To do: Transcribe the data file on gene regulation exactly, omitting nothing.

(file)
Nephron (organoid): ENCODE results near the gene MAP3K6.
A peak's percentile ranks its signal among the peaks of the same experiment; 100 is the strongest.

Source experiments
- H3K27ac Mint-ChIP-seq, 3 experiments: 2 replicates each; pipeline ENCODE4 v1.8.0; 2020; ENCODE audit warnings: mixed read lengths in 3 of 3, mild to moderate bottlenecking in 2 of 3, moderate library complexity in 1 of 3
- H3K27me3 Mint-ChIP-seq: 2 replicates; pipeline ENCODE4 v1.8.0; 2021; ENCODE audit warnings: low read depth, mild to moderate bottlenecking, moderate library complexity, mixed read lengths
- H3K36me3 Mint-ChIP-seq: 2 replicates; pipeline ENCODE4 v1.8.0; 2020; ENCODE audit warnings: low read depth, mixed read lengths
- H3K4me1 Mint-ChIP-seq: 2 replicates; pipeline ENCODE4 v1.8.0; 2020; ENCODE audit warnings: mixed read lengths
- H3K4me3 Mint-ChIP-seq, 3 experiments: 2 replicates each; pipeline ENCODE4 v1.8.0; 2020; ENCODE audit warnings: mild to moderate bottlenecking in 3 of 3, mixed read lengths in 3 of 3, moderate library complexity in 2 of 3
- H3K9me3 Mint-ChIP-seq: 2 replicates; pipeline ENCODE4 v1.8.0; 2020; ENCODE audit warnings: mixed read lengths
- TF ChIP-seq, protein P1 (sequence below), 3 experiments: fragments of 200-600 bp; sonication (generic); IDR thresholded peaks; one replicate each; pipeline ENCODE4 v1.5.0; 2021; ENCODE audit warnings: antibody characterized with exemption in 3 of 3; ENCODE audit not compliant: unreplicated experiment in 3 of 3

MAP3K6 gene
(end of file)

Nephron (organoid): ENCODE results near the gene MAP3K6.
A peak's percentile ranks its signal among the peaks of the same experiment; 100 is the strongest.

Source experiments
- H3K27ac Mint-ChIP-seq, 3 experiments: 2 replicates each; pipeline ENCODE4 v1.8.0; 2020; ENCODE audit warnings: mixed read lengths in 3 of 3, mild to moderate bottlenecking in 2 of 3, moderate library complexity in 1 of 3
- H3K27me3 Mint-ChIP-seq: 2 replicates; pipeline ENCODE4 v1.8.0; 2021; ENCODE audit warnings: low read depth, mild to moderate bottlenecking, moderate library complexity, mixed read lengths
- H3K36me3 Mint-ChIP-seq: 2 replicates; pipeline ENCODE4 v1.8.0; 2020; ENCODE audit warnings: low read depth, mixed read lengths
- H3K4me1 Mint-ChIP-seq: 2 replicates; pipeline ENCODE4 v1.8.0; 2020; ENCODE audit warnings: mixed read lengths
- H3K4me3 Mint-ChIP-seq, 3 experiments: 2 replicates each; pipeline ENCODE4 v1.8.0; 2020; ENCODE audit warnings: mild to moderate bottlenecking in 3 of 3, mixed read lengths in 3 of 3, moderate library complexity in 2 of 3
- H3K9me3 Mint-ChIP-seq: 2 replicates; pipeline ENCODE4 v1.8.0; 2020; ENCODE audit warnings: mixed read lengths
- TF ChIP-seq, protein P1 (sequence below), 3 experiments: fragments of 200-600 bp; sonication (generic); IDR thresholded peaks; one replicate each; pipeline ENCODE4 v1.5.0; 2021; ENCODE audit warnings: antibody characterized with exemption in 3 of 3; ENCODE audit not compliant: unreplicated experiment in 3 of 3

MAP3K6 gene